Big data and the future of health care

Brought to you by the Villanova School of Business

big data in healthcare

Information breeds innovation, and in health care new ideas have the potential to save lives. Over recent years, businesses in a wide variety of industries have found the advantages in making analytics a key part of their strategies for growth and efficiency. Health care organizations are also putting big-data tools into action, looking for more effective outcomes for patients.

Analytics experts have an important role to play in health care, improving today’s crucial processes and paving the way for better treatment. Professionals who hold an online Master of Science in Analytics can find a rewarding career by turning their knowledge of collecting, organizing and interpreting quantitative information into a powerful force within hospitals and health systems. These experts have an opportunity to lead shifts that will have long-lasting, positive effects in patients’ lives.

How big data is changing health care

Analytics offer perspective on how fast-paced large-scale organizations function, spotlighting areas to streamline operations, reduce waste and begin new initiatives. This approach has a vital place in building health care systems that consistently deliver patient-centered care and are prepared to meet new challenges as they arise. When leaders turn their attention to big data, they discover fresh approaches to solving the complex problems that go along with providing medical services.

Analytics insights offer the means to cut expenses while maintaining the highest level of care. Administrative costs are a major drain on medical organizations, as providers must rely on a complicated coding system to receive reimbursement from insurers. Experts in big data are able to identify patterns of error and inefficiency, allowing organizations to save time and money. Further, keeping an eye out for problems with payment, including instances of fraud and abuse, helps to cut down on financial losses.

As momentum gathers for health care systems to standardize electronic health records, analytics will have an even greater impact. When general practitioners, specialists and nurses gain access to a broader collection of standardized data, the relevant insights can lead to significant boosts in patients’ well-being. By gathering a massive volume of information and sharing with one another, medical professionals take a holistic view of each individual’s needs and proactively coordinate care.

Even as a standardized, data-driven approach provides a broader view on treatment and prevention, it also allows for more targeted services. With more robust tools for gathering and analyzing information remotely, health systems can expand their telemedicine offerings for underserved areas. In addition, making patients more aware of how their day-to-day activities affect their medical outcomes allows them to take a more active role in their own treatment.

Jobs for analytics specialists in health systems

Forward-looking health care organizations are increasingly interested in recruiting people who are capable of setting up big-data infrastructure, conducting analytical tasks and putting their findings to work. These institutions need employees with advanced skills in manipulating quantitative information and conveying relevant findings to stakeholders. By drawing on a deep understanding of how analytics and medicine can work hand-in-hand, data experts lay the foundation for how the work of hospitals will be conducted for years to come.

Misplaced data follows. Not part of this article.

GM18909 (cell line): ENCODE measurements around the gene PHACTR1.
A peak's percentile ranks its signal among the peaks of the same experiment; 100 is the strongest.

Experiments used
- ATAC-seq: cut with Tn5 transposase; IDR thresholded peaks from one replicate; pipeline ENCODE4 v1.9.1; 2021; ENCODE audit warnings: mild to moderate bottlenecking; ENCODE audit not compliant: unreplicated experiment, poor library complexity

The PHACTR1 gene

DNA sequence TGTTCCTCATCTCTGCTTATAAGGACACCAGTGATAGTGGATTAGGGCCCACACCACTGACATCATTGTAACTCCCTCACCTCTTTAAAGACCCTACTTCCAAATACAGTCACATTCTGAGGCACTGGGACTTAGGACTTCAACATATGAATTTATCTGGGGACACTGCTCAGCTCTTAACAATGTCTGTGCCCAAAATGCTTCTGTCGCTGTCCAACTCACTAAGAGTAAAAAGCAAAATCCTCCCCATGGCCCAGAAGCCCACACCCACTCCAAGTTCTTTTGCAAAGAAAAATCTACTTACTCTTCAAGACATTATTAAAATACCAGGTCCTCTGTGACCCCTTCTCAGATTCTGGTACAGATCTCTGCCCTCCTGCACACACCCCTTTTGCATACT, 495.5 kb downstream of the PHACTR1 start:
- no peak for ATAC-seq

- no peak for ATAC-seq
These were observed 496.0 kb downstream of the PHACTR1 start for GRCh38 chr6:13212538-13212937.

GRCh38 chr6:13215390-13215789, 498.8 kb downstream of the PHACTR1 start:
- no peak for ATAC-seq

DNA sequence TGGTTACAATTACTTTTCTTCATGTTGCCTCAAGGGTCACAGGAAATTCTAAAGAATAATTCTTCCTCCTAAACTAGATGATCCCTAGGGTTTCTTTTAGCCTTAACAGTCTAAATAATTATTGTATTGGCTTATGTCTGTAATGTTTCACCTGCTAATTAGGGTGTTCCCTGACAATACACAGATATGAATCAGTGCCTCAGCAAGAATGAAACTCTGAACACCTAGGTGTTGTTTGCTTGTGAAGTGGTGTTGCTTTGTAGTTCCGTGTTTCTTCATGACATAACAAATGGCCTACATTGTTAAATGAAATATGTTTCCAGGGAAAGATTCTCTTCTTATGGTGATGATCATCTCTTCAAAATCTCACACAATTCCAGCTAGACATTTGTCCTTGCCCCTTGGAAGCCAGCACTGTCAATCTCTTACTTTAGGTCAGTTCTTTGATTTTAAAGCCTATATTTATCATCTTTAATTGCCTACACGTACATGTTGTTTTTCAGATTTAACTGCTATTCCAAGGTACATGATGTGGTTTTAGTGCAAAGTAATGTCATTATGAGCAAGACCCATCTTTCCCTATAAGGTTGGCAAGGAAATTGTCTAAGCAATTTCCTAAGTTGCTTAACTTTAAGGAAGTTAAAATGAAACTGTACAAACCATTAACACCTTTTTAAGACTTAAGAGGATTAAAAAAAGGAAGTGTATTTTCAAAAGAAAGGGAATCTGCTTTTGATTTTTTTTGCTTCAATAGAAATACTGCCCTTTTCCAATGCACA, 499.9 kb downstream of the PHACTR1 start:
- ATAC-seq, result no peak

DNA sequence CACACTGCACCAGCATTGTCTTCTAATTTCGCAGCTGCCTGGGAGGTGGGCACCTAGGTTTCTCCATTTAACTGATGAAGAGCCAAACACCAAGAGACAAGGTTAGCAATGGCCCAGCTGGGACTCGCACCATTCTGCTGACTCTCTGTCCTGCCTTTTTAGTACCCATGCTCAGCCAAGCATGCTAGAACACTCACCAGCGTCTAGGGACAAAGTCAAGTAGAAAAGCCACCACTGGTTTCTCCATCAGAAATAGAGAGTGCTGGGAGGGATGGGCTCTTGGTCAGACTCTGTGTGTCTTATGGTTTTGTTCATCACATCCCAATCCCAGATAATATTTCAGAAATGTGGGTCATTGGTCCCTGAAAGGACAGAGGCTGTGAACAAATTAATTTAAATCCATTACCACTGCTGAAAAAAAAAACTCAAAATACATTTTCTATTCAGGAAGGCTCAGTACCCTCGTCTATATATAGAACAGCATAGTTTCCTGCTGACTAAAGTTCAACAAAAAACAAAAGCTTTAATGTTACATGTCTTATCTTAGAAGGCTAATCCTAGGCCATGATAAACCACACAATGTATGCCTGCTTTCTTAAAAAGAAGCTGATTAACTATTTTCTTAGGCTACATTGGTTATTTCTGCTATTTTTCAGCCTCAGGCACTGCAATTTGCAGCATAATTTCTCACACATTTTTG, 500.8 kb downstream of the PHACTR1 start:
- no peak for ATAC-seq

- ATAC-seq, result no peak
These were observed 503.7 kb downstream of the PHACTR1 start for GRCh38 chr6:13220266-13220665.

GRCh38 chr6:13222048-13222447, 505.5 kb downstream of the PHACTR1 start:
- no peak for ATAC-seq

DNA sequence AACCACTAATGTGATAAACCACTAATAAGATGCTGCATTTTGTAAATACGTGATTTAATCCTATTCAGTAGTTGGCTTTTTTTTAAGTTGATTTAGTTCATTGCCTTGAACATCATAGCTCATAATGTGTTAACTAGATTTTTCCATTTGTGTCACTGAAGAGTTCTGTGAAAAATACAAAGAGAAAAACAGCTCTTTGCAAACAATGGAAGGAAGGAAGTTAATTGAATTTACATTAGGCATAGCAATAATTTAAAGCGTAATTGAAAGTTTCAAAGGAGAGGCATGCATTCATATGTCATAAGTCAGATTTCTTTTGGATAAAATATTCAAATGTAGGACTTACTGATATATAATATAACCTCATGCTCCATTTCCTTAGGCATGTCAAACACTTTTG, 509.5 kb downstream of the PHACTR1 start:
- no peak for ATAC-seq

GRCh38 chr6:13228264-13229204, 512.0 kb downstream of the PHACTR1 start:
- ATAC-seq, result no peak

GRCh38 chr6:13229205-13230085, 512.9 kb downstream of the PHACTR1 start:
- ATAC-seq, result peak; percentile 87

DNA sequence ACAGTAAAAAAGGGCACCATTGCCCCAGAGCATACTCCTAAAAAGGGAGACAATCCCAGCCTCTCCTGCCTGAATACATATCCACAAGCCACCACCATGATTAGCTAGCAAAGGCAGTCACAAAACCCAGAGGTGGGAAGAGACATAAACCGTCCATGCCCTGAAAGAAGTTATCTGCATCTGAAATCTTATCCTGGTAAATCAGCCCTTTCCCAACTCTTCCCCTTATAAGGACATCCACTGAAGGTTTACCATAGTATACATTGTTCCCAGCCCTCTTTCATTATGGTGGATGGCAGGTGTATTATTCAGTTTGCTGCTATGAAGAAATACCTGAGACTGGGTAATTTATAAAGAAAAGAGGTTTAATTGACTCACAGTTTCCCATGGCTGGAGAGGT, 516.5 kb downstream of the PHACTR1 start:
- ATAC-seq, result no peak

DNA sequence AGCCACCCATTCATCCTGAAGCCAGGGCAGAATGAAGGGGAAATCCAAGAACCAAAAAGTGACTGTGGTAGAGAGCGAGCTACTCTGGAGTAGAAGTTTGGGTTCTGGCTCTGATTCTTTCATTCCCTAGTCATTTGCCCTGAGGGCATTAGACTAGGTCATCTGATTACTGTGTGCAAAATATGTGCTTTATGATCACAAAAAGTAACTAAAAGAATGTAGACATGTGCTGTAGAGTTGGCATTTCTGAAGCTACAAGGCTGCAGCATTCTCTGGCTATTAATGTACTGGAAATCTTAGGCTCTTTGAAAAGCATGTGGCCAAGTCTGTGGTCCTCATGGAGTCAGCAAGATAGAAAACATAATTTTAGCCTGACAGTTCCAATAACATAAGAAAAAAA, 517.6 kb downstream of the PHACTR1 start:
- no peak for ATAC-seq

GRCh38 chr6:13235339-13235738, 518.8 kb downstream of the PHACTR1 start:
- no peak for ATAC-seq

Some big-data roles in health care are very similar to the ones found in a wide range of businesses. Data architects are tasked with designing and managing the infrastructure for storing and organizing information so departments have the timely information they need. Analysts collect and process the data, cleaning away errors and modeling the relationships between particular variables to help the organization understand where it stands and to plan ahead.

In addition to the jobs that are essential to any analytics operation, health systems are tying big data to the unique responsibilities involved in medicine. For instance, the role of care coordinator has become common in recent years. Professionals from a range of backgrounds maintain open lines of communication to ensure patients are being treated consistently. When these individuals are trained and equipped to draw on analytics insights, they can catch larger problems throughout the institution and take action.

Learning the skills to push health care forward

The uses of analytics in a medical context are rapidly shifting and expanding. Capturing the potential of big data requires experts with up-to-date strategic knowledge and skills in using the latest software. Graduates with a master’s in analytics have the abilities that are now in demand at hospitals and other health care organizations.

Earning a master’s of science in analytics at Villanova School of Business gives students the chance to learn the cutting-edge techniques and tools they’ll need to build a career in applying big data to health systems. Visit the program page to find out more.

  Recommended Readings:         Sources:  

http://hitconsultant.net/2016/10/18/healthcare-data-analytics-trends-2016/

http://www.healthcareitnews.com/news/5-ways-hospitals-can-use-data-analytics

http://www.mckinsey.com/industries/healthcare-systems-and-services/our-insights/the-big-data-revolution-in-us-health-care

https://hbr.org/2014/12/why-health-care-may-finally-be-ready-for-big-data

https://www.healthcatalyst.com/healthcare-analytics-careers-new-roles-for-brave-new-world

http://www.modernhealthcare.com/article/20150328/MAGAZINE/303289980

https://www.forbes.com/sites/mikemontgomery/2016/10/26/the-future-of-health-care-is-in-data-analytics/#68d663fd3ee2